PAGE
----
“The German submarine at this time was about three miles to the Southward. As other destroyers arrived I signalled to them to assist in taking off passengers and crew of the Stephano. Boats on stardboard side of Stephano went to the ERICSSON and the passengers and crew were taken on board ERICSSON. The people were taken on board the BALCH out of the Stephano’s boats in smooth sea without any mishap or apparent inconvenience. Sixty-nine people were taken on board. Forty were crew, including officers, twenty-nine were passengers (first cabin), nine of which were women, one child and one three-month old baby. Officers’ quarters were turned over to the women and children and they were made very comfortable throughout their stay.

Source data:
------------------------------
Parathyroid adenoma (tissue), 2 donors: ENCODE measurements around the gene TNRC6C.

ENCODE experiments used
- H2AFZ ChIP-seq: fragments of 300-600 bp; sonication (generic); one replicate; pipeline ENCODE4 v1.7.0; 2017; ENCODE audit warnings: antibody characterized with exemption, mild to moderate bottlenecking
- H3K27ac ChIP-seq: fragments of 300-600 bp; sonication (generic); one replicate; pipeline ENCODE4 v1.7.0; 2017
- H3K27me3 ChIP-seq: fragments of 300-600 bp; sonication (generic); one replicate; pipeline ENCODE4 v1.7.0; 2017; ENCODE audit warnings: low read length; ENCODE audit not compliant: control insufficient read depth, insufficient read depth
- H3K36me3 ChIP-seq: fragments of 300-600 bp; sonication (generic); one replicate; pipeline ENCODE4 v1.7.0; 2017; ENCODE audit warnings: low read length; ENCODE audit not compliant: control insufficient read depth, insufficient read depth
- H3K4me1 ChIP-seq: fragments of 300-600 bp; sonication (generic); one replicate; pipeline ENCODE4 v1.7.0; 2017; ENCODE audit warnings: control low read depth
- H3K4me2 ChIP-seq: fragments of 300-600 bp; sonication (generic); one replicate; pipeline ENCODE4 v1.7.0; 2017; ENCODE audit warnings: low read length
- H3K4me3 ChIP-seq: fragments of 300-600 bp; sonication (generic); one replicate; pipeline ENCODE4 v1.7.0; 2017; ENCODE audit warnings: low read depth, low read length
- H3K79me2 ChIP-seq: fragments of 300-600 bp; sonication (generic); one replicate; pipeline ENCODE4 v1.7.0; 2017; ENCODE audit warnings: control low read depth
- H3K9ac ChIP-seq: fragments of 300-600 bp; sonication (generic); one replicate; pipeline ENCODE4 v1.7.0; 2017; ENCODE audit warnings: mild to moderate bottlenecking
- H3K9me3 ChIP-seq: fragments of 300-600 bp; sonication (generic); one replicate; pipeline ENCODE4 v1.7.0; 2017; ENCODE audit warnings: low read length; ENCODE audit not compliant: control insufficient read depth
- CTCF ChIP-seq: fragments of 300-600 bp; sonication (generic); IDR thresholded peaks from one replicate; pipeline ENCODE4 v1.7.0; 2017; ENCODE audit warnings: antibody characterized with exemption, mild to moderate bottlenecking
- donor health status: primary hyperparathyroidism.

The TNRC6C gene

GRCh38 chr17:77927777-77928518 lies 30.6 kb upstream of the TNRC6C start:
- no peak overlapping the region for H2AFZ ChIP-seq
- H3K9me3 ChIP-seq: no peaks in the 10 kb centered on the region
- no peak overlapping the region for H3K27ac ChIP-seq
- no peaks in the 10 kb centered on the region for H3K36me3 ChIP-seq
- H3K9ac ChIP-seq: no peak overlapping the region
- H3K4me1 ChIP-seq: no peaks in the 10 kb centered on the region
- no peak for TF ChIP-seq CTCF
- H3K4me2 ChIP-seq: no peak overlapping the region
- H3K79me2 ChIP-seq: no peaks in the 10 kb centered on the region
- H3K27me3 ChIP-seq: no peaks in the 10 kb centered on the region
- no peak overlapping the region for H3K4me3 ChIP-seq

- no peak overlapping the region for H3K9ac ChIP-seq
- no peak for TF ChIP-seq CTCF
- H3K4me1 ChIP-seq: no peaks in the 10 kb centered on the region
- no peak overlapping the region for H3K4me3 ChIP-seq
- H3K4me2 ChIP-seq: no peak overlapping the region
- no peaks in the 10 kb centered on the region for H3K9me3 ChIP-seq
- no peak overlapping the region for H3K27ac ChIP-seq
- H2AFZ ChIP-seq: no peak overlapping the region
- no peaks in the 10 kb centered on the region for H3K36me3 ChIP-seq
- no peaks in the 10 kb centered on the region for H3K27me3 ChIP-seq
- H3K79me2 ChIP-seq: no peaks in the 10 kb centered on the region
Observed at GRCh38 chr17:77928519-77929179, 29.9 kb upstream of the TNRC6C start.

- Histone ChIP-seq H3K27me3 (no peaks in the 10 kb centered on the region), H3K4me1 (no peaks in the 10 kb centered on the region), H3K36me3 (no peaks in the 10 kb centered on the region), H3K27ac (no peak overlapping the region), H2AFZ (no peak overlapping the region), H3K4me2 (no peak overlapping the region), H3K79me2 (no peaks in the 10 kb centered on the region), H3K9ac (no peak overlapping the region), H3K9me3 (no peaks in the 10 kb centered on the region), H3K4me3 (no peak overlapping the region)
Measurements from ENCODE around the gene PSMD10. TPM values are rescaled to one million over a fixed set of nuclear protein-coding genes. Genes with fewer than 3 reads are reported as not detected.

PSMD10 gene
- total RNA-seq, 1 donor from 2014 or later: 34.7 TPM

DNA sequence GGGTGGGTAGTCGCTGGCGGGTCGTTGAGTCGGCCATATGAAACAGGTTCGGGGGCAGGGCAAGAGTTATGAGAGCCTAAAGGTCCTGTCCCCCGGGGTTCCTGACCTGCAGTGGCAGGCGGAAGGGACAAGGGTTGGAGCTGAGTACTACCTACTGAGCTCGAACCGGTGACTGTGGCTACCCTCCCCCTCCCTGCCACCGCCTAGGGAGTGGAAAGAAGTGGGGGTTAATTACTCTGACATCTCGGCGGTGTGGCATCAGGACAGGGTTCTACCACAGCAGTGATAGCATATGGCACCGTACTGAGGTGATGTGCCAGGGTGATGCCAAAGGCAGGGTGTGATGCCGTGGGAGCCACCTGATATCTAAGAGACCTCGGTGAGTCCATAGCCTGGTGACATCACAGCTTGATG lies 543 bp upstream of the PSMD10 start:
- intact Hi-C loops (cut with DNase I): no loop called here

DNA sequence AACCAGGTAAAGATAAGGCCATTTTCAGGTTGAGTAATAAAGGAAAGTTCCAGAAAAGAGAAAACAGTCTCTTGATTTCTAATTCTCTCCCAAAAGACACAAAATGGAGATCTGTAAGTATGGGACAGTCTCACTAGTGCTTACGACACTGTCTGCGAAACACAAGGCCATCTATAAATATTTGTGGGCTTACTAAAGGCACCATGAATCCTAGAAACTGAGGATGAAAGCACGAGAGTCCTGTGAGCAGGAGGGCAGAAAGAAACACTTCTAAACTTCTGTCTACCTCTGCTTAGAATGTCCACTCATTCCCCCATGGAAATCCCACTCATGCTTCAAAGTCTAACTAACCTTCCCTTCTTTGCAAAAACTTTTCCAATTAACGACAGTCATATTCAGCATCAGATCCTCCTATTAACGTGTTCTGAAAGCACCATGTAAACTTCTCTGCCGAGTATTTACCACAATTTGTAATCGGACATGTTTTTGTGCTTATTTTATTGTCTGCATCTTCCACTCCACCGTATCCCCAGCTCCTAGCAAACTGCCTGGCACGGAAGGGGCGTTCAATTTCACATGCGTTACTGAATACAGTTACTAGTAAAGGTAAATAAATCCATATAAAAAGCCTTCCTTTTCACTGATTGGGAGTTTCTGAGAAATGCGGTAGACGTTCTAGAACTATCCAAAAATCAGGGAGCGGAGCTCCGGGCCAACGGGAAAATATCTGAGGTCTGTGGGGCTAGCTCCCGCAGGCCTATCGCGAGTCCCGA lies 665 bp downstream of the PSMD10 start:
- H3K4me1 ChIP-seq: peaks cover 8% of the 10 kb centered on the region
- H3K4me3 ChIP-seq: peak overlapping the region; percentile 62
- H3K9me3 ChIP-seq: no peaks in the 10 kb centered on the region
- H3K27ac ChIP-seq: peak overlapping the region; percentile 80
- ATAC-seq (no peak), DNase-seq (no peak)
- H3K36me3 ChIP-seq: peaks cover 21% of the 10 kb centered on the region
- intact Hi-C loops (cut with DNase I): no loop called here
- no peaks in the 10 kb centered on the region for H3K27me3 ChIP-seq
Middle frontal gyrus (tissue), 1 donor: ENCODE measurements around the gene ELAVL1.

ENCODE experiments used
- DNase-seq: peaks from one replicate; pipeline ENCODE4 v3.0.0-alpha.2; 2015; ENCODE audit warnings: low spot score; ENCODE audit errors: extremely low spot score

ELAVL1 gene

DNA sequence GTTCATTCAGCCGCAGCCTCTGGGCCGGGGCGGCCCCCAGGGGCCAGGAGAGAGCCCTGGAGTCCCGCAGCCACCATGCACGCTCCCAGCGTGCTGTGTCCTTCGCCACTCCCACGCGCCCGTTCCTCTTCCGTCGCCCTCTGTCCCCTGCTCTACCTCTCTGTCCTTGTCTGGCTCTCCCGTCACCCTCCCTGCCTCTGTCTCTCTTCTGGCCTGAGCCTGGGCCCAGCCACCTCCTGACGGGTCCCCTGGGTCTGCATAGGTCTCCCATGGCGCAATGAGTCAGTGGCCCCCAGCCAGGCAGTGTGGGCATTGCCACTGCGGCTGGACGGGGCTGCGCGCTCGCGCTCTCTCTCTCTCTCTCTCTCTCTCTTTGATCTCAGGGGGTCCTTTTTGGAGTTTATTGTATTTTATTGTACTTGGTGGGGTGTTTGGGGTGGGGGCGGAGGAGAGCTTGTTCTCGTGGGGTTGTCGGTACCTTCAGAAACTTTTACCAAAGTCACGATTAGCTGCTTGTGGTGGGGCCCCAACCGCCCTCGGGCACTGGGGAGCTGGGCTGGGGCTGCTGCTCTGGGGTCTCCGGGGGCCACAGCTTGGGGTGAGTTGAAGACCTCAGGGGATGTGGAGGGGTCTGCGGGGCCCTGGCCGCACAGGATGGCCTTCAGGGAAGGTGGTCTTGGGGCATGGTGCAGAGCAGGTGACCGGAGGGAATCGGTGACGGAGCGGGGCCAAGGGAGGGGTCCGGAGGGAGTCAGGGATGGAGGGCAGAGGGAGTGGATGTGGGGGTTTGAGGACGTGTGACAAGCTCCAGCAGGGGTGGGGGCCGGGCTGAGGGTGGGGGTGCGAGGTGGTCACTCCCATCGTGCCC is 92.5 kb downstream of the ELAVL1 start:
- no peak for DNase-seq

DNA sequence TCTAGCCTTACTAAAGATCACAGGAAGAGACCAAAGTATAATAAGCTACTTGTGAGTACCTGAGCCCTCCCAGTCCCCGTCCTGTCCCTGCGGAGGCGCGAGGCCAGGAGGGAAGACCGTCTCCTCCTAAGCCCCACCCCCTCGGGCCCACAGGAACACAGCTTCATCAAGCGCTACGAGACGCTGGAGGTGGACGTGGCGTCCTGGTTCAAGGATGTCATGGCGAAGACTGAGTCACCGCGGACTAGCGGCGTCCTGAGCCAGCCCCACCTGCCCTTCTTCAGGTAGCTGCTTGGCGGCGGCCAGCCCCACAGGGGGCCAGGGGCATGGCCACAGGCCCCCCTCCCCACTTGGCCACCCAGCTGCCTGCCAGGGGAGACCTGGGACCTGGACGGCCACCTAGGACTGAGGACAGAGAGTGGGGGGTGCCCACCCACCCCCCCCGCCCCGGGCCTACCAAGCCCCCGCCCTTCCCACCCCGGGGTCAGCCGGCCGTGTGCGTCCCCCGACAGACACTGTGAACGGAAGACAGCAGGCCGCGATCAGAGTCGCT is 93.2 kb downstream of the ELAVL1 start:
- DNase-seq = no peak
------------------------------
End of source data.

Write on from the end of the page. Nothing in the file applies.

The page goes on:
“I broadcasted signal to Force: “All passengers and crew clear of Stephano all destroyers keep clear of her”. The German submarine (Supposedly the “U-53”,” but although I tried several times to verify this as she ranged alongside of us I was unable to do so) passed in between the destroyers and headed for the Stephano going alongside her starboard side where she remained for about 15 minutes then left her and headed for the cargo steamer Blommersdyk of the “Holland American Line”, which was lying abandoned about 3 miles to the South East of the Stephano. We then turned and headed for Nantucket Shoal Light Vessel and inquired if all passengers had been taken off the Light Vessel by the destroyers. I was told they had been. The keeper then informed me, through megaphone, that the British Steamer Kingston reported that she was sinking at 6:00 a.m. that morning (October 8th) 30 miles due South of Nantucket Shoal Light Vessel and that “All hands” were in small boats without sails and were heading for the Light Vessel. I immediately ordered all destroyers not having passengers on board to search to the Southward of Nantucket Shoal Light Vessel for the Kingston’s boats. I then headed back towards the Stephano which was still floating around, brilliantly lighted and apparently untouched.